Saina Nehwal became the first Indian to win two singles golds at the Commonwealth Games after defeating PV Sindhu 21-18, 23-21 in a hard-fought final in the women's singles on Sunday. Saina had also won the title in 2010 in New Delhi. The win meant that she won all her 12 matches in Gold Coast and stayed unbeaten throughout in the tournament.
It was Saina who got off to the better start and led 11-6 at the changeover in the opening game as she tried to move Sindhu around the court and made her lunge forward after pushing her deep frequently. Saina, in fact, had won two of their three career meetings and had also defeated Sindhu in the final of the national championships last year.
Saina had missed the last edition in Glasgow, where Sindhu won bronze, and she looked hungry to become the first Indian to win two singles golds in badminton at the quadrennial event.
Despite being troubled by injuries over the last two years and playing her 11th match in 11 days, Saina showed no signs of fatigue and her movement was way better than it has been at any time this year.
Saina had six game points in the opening game at 20-14 but Sindhu saved four of them before Saina eventually won the opening game in 22 minutes.
Sindhu led 11-8 at the changeover in the second game but it was Saina who was dictating the play and making Sindhu work hard and dig deep to win points.
However, Saina then seized control again and the turning point came when she won a really long rally while trailing 17-19 where Sindhu showed sublime defence but eventually had no answers to Saina's sustained attack.
Saina's big match temperament was the difference in the end. She has only lost 7 of the 18 finals she has reached at the major events (Commonwealth Games, World Championships, Superseries events and World Tour 500 and above events). By contrast, Sindhu's record in the finals of these events and the Olympics stood at 3-6.
Having not lost a single game in her run to the final, Sindhu failed to win a single game in the final and made more errors than usual as Saina's improved movement exhausted her.
Silver for Srikanth
Three days after attaining the World No. 1 ranking in men's singles, Kidambi Srikanth settled for silver at the Commonwealth Games. He lost 21-19, 14-21, 14-21 to Malaysia's Lee Chong Wei to seal India's 19th silver and 65th medal overall in this edition.
The match started with Lee going full throttle, putting his aggressive game on display, as he smashed his way to a 5-0 lead. Srikanth then made wise use of the angles to bridge the gap to 4-5. His cross-court smashes were on point, as he took over the lead for the first time in the match at 8-7. Srikanth then dictated play from the net to lead 11-9 at the changeover. Lee struggled to keep up with Srikanth's smashes but kept showing glimpses of his brilliance, forcing the Indian to hit a few shots wide as they leveled again at 14-14. The two players went neck-and-neck - Srikanth focused on aggression while Lee tried to control the net - as they stayed level till 19-19. With a half smash and smart net play over the next two shots, Srikanth took a one-game lead.
The second game continued in similar fashion, with both players staying level till 9-9, before Srikanth erred at the net as Lee led 11-9 at the changeover. Srikanth bounced back quickly, channelising his improved defence to take the game to 12-13, before Lee put him under pressure with his command over the net to lead 17-13. A classic net shot from Lee put him two points away from the second game, soon after which he successfully forced a decider.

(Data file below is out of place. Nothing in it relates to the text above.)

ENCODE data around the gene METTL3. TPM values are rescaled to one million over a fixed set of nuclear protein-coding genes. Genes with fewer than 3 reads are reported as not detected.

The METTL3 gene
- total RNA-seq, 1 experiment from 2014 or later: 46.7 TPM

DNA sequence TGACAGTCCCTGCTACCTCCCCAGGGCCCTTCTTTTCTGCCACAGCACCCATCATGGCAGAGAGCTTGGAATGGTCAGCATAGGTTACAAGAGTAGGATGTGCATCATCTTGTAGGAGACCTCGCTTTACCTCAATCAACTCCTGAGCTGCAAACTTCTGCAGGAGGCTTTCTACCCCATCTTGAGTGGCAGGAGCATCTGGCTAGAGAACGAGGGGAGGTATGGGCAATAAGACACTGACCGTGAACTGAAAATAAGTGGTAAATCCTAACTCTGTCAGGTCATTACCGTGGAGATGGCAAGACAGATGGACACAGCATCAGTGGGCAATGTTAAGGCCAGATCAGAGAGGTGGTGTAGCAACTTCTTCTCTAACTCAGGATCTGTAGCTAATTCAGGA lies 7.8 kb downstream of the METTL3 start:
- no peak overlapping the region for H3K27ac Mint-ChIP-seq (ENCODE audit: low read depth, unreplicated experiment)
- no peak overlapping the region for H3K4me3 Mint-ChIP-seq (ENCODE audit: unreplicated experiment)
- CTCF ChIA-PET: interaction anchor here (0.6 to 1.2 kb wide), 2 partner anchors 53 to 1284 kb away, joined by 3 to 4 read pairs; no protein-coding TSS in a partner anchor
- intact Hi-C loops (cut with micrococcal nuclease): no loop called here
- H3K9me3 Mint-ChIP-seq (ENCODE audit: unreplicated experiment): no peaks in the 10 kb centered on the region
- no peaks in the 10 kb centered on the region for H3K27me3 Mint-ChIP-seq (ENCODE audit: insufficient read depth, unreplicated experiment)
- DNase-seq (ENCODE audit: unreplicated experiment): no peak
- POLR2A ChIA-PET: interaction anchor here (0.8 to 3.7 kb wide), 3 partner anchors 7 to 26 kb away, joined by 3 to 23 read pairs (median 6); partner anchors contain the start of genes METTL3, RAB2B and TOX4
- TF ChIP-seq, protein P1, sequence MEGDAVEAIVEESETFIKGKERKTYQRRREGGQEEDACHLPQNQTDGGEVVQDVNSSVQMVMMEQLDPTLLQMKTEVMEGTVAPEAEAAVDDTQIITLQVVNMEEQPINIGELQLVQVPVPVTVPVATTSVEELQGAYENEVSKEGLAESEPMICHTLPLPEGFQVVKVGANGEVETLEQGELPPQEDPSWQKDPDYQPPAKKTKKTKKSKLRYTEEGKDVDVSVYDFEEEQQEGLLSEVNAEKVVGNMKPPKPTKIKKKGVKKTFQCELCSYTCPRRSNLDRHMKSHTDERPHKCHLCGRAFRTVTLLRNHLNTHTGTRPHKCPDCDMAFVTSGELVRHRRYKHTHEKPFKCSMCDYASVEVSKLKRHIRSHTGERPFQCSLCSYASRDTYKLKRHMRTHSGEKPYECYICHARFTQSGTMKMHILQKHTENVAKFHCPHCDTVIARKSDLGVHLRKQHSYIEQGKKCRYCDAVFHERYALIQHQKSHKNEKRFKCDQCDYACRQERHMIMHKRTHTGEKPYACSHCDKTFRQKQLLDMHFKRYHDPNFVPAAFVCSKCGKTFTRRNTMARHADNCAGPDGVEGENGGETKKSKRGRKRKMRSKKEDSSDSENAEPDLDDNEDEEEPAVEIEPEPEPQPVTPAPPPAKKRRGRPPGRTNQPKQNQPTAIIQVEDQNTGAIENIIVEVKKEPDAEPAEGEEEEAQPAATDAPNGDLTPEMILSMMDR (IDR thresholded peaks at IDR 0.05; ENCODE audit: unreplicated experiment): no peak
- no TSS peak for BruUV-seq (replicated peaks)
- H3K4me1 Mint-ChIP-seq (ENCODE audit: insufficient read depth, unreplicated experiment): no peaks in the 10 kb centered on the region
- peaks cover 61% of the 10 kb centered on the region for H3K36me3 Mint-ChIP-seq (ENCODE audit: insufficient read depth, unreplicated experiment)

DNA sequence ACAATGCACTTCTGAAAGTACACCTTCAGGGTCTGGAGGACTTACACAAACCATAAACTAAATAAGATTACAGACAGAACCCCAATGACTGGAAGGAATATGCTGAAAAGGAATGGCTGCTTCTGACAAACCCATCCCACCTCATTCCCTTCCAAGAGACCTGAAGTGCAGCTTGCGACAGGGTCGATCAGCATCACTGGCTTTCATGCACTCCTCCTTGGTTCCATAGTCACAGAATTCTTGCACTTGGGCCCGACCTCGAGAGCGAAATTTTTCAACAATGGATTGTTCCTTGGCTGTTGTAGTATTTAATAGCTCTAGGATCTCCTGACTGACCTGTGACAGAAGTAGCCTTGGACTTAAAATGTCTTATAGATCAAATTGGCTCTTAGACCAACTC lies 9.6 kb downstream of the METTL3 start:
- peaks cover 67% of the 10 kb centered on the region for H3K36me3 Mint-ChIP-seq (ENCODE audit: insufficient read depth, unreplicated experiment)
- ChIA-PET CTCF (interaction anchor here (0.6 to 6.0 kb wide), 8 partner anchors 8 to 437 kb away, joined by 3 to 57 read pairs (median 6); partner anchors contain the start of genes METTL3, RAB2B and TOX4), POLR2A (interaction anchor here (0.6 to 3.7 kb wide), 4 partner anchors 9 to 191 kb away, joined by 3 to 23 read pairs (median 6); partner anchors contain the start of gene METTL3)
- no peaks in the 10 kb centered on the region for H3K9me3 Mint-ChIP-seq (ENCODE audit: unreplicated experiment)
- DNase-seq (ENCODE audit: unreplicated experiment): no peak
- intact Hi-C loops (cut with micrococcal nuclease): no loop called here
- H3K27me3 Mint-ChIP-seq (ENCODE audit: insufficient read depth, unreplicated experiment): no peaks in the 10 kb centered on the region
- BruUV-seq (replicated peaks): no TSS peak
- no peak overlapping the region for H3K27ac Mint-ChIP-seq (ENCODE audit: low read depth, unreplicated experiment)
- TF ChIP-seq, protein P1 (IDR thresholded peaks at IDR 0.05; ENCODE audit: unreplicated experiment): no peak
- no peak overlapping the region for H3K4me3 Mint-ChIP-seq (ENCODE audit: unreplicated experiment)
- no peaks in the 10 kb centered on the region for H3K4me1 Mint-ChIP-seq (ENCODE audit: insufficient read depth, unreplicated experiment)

Lee continued with the momentum that he had set in the previous game to take a quick 3-0 lead in the decider. Confusing Srikanth with his deceptive style of net play, he raced to a 7-1 lead in the next few minutes. Even as Srikanth attempted to come back with his trademark down-the-line smashes and aggression, Lee's aggression helped him lead 11-5 at the changeover. Lee shot all across the court, displaying an impressive range of shots as he led by seven points at 14-7. Lee continued to storm his way to the gold, leading 18-10 when Srikanth displayed his deceptive play, forcing the Malaysian to hit make a few errors as he reduced the deficit to 14-19. An unforced error at the net then gave the Lee the match point, soon after which he converted it to take the top spot.
Trailing in the head-to-head by 1-4, Srikanth had previously met Lee at the Sudirman Cup in 2015, where the Malaysian had defeated him in straight games. At this Commonwealth Games, however, when the two met in the Mixed Team Gold Medal match, Srikanth went past the former World No. 1 21-17, 21-14 in 43 minutes.
35-year-old Lee now has six medals at the Commonwealth Games. He had formerly won four golds in men's singles and Mixed Team respectively in 2006 and 2010, along with one silver in the Mixed Team event at this year's Commonwealth Games. For 25-year-old Srikanth, this win came as his second medal at the Games - the previous one coming in India's gold medal run in the Mixed Team event in this edition.
Young Satwiksairaj-Chirag impress in silver medal finish
Satwiksairaj Rankireddy and Chirag Shetty won India's first ever medal in men's doubles at the Commonwealth Games after losing 13-21, 16-21 in the final to England's Marcus Ellis and Chris Langridge.
Rankireddy and Shetty were a pivotal part of the team which won gold in the mixed team event after defeating Malaysia in the final. They are ranked 21st in the world, one spot above Ellis and Langridge.
Ellis and Langridge had won bronze at the Rio Olympics and Langridge had won bronze in the same event in Glasgow four years ago with his then partner Peter Mills.
Playing in the biggest match of their life, the young Indian pair's inexperience cost them as the vastly experienced English duo slowed the pace of the match down and also focused on making the Indians play closer to the net.